When ballots are sent out Oct. 9 for the class of 2021 to elect its five representatives to the College of William and Mary’s Student Assembly Senate, one additional seat will open up. Sen. Abhi Chadha ’20, who was appointed to the senate in April 2017, must now campaign for his seat, following a 2016 amendment to the SA constitution.
When the senate passed the Succession Act in April 2016, former Class of 2017 President Katherine Ambrose ’17 had just appointed a new senator, and SA code at the time did not specify what procedures are to follow in the event of a resignation from senate. Following the appointment of former Sen. Olivia Camper ’17, the Succession Act was passed and guidelines were set.
Now, if a senator vacates their seat, the class president of that social class must announce applications for the seat to their entire class. Then, applications are viewed by the class president and the social class’s senators and the top candidate is appointed. During the next election cycle, the position becomes open and elections are conducted normally.
For the first time since this bill was passed it will come into effect as Chadha campaigns again for his seat. Chadha was appointed following the resignation of former Sen. Noah Ferris ’20, who resigned to become the chief of staff for SA President Elijah Levine ’18 and SA Vice President Annelise Yackow ’18.
Class of 2020 President Kelsey Vita ’20, who first announced the vacancy in the senate last April, sent out emails to the class of 2020 in September as a reminder of the upcoming election.
I’m hoping that whoever fills the open spot will be willing and ready to really immerse themselves in what we do in Student Assembly, and put in that extra effort to start new projects,” Vita said.
“I’m hoping that whoever fills the open spot will be willing and ready to really immerse themselves in what we do in Student Assembly, and put in that extra effort to start new projects,” Vita said. “I’d like to see someone who is really passionate about improving our campus and eager to bring other student organizations into what we do, thus making our process more collaborative. I hope that whoever fills the position is in touch with the current climate of campus, as I think we’re at a point right now where it’s very urgent that student representatives fully utilize the opportunities they have to shift our campus forward.”
One candidate, Ryan Walter ’20, is challenging Chadha in this fall’s race. He said he chose to run for a position in SA because he wants to bring his experience with other College activities into SA to develop new initiatives.
“I’ve been able to hear a diversity of perspectives on things we could be doing to make life even better,” Walter said in a written statement. “I’ve watched SA make bold promises about inclusivity, celebrating cultural diversity and hosting initiatives to increase student-body unity. I want to be a part of making sure those promises become realities, and I’ve come up with some of my own programming to make the class of 2020 the best one yet.”
His desire to discuss diversity shapes much of what he wants to achieve if elected to SA senate.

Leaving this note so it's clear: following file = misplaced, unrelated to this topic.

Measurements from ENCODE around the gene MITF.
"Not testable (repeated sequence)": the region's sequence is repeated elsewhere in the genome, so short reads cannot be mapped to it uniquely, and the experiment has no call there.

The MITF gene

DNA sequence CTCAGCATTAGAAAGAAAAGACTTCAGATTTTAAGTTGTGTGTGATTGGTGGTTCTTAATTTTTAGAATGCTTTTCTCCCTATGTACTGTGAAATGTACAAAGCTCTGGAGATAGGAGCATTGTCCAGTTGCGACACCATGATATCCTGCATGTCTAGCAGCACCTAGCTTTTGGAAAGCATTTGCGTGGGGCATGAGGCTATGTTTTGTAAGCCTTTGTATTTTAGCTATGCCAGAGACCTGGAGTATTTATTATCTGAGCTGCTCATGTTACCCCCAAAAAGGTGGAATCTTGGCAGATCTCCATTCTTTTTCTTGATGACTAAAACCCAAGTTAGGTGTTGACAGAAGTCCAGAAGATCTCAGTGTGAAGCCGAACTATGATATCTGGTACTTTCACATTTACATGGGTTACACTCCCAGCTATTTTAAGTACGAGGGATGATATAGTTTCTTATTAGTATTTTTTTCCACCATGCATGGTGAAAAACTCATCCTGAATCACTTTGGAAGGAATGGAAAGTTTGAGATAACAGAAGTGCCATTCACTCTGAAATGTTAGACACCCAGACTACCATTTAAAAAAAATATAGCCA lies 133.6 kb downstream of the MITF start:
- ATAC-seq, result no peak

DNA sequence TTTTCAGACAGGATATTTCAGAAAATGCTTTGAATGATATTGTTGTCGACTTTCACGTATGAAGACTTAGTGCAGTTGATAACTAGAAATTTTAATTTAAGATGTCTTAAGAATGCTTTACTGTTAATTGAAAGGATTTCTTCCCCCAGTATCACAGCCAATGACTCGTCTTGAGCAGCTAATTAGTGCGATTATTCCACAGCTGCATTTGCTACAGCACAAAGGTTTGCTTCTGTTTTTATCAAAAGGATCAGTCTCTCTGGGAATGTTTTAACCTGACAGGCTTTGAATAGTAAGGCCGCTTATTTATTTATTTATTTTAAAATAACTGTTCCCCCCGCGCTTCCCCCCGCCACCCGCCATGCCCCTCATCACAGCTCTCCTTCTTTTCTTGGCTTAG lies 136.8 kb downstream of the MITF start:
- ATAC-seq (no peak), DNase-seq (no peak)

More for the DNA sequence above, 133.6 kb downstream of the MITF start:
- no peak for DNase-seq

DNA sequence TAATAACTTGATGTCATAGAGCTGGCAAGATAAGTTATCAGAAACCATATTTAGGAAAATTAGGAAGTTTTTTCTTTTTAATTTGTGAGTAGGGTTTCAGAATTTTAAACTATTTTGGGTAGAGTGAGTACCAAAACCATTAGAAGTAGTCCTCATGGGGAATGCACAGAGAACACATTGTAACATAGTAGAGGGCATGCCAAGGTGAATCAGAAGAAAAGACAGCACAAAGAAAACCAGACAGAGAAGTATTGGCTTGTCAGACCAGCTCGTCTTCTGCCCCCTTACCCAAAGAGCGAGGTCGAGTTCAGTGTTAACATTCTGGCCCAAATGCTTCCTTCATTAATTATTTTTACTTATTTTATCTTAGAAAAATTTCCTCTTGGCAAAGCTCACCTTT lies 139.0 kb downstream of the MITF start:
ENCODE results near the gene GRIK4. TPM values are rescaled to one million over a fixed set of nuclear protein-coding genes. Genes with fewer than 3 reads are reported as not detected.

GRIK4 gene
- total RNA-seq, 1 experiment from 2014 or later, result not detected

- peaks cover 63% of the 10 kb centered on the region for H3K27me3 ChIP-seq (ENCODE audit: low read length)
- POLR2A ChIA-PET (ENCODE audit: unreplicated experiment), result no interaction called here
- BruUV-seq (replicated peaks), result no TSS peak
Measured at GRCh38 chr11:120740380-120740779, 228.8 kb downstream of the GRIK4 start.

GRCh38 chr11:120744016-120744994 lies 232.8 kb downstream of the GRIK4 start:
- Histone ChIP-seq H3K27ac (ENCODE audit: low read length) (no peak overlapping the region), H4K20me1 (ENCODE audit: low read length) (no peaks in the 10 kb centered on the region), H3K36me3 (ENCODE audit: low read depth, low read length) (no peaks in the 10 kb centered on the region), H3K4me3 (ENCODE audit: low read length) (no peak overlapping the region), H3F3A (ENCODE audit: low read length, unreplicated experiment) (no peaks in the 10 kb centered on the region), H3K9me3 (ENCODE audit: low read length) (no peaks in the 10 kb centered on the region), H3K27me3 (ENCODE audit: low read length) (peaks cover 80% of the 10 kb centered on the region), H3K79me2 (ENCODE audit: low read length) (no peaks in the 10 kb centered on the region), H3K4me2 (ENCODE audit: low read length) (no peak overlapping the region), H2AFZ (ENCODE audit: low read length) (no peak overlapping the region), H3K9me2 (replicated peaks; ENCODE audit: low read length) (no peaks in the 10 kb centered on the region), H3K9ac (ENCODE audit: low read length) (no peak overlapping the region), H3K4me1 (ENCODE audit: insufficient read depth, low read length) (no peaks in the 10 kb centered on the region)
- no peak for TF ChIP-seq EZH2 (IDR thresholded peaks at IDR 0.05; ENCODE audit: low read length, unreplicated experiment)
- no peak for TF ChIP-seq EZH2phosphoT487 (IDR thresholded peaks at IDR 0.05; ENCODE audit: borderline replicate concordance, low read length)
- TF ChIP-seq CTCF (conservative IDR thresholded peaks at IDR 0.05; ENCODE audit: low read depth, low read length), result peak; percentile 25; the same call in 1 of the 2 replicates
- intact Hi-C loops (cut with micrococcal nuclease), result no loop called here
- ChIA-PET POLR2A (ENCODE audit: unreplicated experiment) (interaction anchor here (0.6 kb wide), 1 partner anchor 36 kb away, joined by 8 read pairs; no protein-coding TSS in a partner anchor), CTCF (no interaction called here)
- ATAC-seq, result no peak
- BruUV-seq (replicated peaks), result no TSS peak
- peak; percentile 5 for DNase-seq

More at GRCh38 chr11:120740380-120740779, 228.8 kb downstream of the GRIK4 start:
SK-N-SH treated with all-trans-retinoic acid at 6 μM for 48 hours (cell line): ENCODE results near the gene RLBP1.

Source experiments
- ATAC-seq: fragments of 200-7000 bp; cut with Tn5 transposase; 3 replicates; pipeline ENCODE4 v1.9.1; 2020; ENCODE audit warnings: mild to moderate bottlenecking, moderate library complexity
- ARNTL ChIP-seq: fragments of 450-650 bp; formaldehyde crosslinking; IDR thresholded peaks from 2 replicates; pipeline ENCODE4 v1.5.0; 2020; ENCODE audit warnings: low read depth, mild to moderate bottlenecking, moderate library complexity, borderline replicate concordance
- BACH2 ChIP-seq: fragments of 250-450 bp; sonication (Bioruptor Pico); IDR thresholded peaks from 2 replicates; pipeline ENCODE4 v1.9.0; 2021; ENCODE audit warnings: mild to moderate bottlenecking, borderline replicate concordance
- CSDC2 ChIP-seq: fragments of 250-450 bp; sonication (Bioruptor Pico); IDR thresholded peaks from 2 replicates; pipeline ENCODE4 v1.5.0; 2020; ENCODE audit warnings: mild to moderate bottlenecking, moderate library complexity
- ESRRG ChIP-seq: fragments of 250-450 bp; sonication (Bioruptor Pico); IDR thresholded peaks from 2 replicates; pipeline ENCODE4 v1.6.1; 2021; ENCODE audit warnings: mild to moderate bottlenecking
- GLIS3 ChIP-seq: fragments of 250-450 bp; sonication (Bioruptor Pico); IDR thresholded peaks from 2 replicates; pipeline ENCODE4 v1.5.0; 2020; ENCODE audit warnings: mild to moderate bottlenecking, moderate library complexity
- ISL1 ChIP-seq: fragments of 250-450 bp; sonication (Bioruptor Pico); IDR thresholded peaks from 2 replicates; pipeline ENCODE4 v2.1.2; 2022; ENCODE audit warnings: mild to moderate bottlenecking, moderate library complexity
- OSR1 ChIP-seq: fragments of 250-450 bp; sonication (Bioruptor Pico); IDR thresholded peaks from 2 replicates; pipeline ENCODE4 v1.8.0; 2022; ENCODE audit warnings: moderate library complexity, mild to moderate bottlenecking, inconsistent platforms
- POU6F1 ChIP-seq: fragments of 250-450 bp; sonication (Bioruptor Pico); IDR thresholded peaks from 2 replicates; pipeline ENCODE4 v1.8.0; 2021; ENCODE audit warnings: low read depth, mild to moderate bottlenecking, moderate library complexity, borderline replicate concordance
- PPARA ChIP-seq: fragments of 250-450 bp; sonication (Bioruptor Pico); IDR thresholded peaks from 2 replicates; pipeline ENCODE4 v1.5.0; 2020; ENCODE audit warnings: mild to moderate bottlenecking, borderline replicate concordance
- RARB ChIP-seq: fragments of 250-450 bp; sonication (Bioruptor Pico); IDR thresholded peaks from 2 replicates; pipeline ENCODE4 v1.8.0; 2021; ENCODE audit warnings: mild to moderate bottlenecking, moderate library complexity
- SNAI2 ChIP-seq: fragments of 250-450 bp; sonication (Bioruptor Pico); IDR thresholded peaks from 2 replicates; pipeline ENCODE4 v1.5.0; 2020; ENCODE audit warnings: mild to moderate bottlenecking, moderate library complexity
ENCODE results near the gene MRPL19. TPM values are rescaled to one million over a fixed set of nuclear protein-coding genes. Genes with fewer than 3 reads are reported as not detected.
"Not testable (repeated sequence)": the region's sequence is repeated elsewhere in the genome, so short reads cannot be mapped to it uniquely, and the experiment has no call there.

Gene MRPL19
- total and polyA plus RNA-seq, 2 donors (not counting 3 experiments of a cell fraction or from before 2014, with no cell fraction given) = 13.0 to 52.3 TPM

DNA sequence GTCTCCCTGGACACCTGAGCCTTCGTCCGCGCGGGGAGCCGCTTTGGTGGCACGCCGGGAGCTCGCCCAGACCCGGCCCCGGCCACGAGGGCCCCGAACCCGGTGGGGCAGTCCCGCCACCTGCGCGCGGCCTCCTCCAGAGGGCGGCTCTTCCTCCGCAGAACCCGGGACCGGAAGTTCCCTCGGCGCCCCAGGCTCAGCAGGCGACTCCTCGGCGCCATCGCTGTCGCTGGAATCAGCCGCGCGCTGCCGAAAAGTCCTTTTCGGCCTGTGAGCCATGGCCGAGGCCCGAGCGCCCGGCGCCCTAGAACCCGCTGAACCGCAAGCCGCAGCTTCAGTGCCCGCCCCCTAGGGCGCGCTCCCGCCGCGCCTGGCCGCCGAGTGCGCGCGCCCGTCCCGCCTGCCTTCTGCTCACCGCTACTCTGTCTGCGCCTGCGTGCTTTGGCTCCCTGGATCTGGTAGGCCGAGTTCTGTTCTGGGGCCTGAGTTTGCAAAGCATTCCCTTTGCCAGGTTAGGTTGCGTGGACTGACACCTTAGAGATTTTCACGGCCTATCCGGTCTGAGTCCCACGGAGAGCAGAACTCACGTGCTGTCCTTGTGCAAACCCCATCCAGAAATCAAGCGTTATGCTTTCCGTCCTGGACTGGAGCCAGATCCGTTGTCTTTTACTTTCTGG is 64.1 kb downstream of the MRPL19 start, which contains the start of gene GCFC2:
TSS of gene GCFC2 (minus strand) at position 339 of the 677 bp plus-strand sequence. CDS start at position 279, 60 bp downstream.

“SA has on many occasions promised to promote the diversity of our class and campus, yet none of those promises have come to fruition,” Walter said in a written statement. “As senator, I will sponsor initiatives for culture fairs and work to facilitate on-campus organization communication.”
SA hosts annual events such as the I AM WM Week to address diversity, and individual senators sponsor legislation that aims at promoting inclusivity, such as a bill that established the Sankofa Gala last year.
Walter said he believes he is qualified for this position because he has held leadership positions on campus, such as serving as the president of the hall council for the Outer Limits — which includes Taliaferro Hall, Reves Hall and Hunt Hall. He also co-founded the Podcasting Network and serves on WMHSMUN.
Chadha, who is running for re-election, said that if elected again, he has priorities such as helping students understand how medical amnesty works at the College and addressing Title IX’s effects on students.
He says that he is qualified to be re-elected because he is currently sponsoring legislation that would provide students with information about resources at the Student Health Center and is working on a public service initiative on medical amnesty.
The experience I have had debating legislation and getting to see its finer intricacies has been fascinating for me,” Chadha said in a written statement.
“The experience I have had debating legislation and getting to see its finer intricacies has been fascinating for me,” Chadha said in a written statement. “I have been able to serve as a member of the finance committee as secretary of the policy committee, allowing me to see how most effectively to help our class. My experience with the structures and inner workings of SA make me uniquely qualified to serve the class of 2020 and our Tribe, again.”
At the end of the day, Vita said that she hopes both candidates acknowledge what is important to the student body during their campaigns.
“I think it’s always best to talk to as many students as possible, find out what they’re most passionate about, then build a platform from there,” Vita said. “Communication is everything, and it is so important to be in touch and genuinely connect with the students you hope to represent.”
Correction: Originally, the quotes from Ryan Walter ’20 were attributed to an in-person interview. In reality, these quotes were provided in a written statement.